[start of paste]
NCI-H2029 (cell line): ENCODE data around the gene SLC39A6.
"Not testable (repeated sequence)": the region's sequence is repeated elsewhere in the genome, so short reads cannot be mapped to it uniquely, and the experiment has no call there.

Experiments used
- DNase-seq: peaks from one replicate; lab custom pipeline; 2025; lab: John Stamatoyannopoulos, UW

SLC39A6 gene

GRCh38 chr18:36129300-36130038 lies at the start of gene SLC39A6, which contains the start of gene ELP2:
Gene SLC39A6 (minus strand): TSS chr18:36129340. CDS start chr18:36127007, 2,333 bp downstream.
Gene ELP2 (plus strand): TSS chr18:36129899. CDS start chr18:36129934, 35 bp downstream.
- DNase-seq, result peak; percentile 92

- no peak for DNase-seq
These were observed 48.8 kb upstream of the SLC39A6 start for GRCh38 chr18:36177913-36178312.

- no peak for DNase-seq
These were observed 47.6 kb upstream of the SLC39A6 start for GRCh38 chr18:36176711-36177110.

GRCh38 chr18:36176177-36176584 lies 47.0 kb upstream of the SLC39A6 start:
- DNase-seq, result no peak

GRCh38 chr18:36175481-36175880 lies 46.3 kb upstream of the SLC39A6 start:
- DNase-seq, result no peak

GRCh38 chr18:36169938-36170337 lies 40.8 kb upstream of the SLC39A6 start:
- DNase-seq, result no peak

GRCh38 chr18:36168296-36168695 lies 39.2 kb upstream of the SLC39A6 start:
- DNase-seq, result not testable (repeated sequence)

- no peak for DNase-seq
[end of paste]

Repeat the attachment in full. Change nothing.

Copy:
NCI-H2029 (cell line): ENCODE data around the gene SLC39A6.
"Not testable (repeated sequence)": the region's sequence is repeated elsewhere in the genome, so short reads cannot be mapped to it uniquely, and the experiment has no call there.

Experiments used
- DNase-seq: peaks from one replicate; lab custom pipeline; 2025; lab: John Stamatoyannopoulos, UW

SLC39A6 gene

GRCh38 chr18:36129300-36130038 lies at the start of gene SLC39A6, which contains the start of gene ELP2:
Gene SLC39A6 (minus strand): TSS chr18:36129340. CDS start chr18:36127007, 2,333 bp downstream.
Gene ELP2 (plus strand): TSS chr18:36129899. CDS start chr18:36129934, 35 bp downstream.
- DNase-seq, result peak; percentile 92

- no peak for DNase-seq
These were observed 48.8 kb upstream of the SLC39A6 start for GRCh38 chr18:36177913-36178312.

- no peak for DNase-seq
These were observed 47.6 kb upstream of the SLC39A6 start for GRCh38 chr18:36176711-36177110.

GRCh38 chr18:36176177-36176584 lies 47.0 kb upstream of the SLC39A6 start:
- DNase-seq, result no peak

GRCh38 chr18:36175481-36175880 lies 46.3 kb upstream of the SLC39A6 start:
- DNase-seq, result no peak

GRCh38 chr18:36169938-36170337 lies 40.8 kb upstream of the SLC39A6 start:
- DNase-seq, result no peak

GRCh38 chr18:36168296-36168695 lies 39.2 kb upstream of the SLC39A6 start:
- DNase-seq, result not testable (repeated sequence)

- no peak for DNase-seq